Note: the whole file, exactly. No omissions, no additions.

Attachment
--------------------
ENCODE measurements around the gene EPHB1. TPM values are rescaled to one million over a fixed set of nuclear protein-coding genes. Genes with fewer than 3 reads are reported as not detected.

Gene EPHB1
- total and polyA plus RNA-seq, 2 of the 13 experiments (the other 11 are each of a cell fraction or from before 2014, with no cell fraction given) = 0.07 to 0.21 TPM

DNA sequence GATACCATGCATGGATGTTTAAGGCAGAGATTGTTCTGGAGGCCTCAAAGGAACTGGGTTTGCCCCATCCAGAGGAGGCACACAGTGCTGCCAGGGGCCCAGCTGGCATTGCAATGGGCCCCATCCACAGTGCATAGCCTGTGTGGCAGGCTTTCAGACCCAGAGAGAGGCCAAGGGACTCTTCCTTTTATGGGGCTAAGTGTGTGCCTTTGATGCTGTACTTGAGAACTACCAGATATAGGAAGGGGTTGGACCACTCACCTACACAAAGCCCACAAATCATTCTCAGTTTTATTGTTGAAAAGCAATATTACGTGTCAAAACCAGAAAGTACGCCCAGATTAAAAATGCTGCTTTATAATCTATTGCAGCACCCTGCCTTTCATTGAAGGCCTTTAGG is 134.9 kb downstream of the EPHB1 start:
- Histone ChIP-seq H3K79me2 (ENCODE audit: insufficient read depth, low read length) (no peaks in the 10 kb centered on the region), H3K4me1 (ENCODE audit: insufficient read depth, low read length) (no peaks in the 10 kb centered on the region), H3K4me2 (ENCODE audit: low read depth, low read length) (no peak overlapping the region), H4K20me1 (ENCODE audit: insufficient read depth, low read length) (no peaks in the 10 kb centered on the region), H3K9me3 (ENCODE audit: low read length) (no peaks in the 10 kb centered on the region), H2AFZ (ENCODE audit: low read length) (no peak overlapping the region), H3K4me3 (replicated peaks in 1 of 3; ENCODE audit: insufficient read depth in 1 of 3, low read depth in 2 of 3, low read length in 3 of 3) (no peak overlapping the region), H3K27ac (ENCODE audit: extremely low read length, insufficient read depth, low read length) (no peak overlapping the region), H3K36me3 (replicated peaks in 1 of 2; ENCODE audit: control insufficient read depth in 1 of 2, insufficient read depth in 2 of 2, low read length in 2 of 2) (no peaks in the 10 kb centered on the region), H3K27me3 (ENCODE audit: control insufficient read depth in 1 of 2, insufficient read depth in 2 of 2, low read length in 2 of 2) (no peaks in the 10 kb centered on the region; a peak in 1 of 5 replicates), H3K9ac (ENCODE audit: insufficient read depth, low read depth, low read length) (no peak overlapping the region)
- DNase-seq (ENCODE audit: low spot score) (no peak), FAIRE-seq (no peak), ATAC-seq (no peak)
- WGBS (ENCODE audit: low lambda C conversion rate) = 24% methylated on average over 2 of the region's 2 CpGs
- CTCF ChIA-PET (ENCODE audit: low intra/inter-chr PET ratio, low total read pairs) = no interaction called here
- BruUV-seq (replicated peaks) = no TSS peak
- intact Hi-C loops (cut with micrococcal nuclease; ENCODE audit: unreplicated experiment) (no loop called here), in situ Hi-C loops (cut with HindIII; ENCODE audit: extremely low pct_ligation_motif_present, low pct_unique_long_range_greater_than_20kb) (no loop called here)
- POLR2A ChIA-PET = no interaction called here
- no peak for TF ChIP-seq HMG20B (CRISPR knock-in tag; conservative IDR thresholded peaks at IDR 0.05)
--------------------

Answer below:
ENCODE measurements around the gene EPHB1. TPM values are rescaled to one million over a fixed set of nuclear protein-coding genes. Genes with fewer than 3 reads are reported as not detected.

Gene EPHB1
- total and polyA plus RNA-seq, 2 of the 13 experiments (the other 11 are each of a cell fraction or from before 2014, with no cell fraction given) = 0.07 to 0.21 TPM

DNA sequence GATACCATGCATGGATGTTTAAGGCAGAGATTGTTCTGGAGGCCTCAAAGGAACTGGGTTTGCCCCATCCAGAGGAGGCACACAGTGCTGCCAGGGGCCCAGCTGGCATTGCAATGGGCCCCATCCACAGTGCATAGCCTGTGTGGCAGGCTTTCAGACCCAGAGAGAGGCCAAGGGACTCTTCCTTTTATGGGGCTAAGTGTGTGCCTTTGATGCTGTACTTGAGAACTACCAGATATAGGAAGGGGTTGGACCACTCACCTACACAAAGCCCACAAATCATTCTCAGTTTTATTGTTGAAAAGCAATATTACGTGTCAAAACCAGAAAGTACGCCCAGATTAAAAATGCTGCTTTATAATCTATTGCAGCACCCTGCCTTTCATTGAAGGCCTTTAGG is 134.9 kb downstream of the EPHB1 start:
- Histone ChIP-seq H3K79me2 (ENCODE audit: insufficient read depth, low read length) (no peaks in the 10 kb centered on the region), H3K4me1 (ENCODE audit: insufficient read depth, low read length) (no peaks in the 10 kb centered on the region), H3K4me2 (ENCODE audit: low read depth, low read length) (no peak overlapping the region), H4K20me1 (ENCODE audit: insufficient read depth, low read length) (no peaks in the 10 kb centered on the region), H3K9me3 (ENCODE audit: low read length) (no peaks in the 10 kb centered on the region), H2AFZ (ENCODE audit: low read length) (no peak overlapping the region), H3K4me3 (replicated peaks in 1 of 3; ENCODE audit: insufficient read depth in 1 of 3, low read depth in 2 of 3, low read length in 3 of 3) (no peak overlapping the region), H3K27ac (ENCODE audit: extremely low read length, insufficient read depth, low read length) (no peak overlapping the region), H3K36me3 (replicated peaks in 1 of 2; ENCODE audit: control insufficient read depth in 1 of 2, insufficient read depth in 2 of 2, low read length in 2 of 2) (no peaks in the 10 kb centered on the region), H3K27me3 (ENCODE audit: control insufficient read depth in 1 of 2, insufficient read depth in 2 of 2, low read length in 2 of 2) (no peaks in the 10 kb centered on the region; a peak in 1 of 5 replicates), H3K9ac (ENCODE audit: insufficient read depth, low read depth, low read length) (no peak overlapping the region)
- DNase-seq (ENCODE audit: low spot score) (no peak), FAIRE-seq (no peak), ATAC-seq (no peak)
- WGBS (ENCODE audit: low lambda C conversion rate) = 24% methylated on average over 2 of the region's 2 CpGs
- CTCF ChIA-PET (ENCODE audit: low intra/inter-chr PET ratio, low total read pairs) = no interaction called here
- BruUV-seq (replicated peaks) = no TSS peak
- intact Hi-C loops (cut with micrococcal nuclease; ENCODE audit: unreplicated experiment) (no loop called here), in situ Hi-C loops (cut with HindIII; ENCODE audit: extremely low pct_ligation_motif_present, low pct_unique_long_range_greater_than_20kb) (no loop called here)
- POLR2A ChIA-PET = no interaction called here
- no peak for TF ChIP-seq HMG20B (CRISPR knock-in tag; conservative IDR thresholded peaks at IDR 0.05)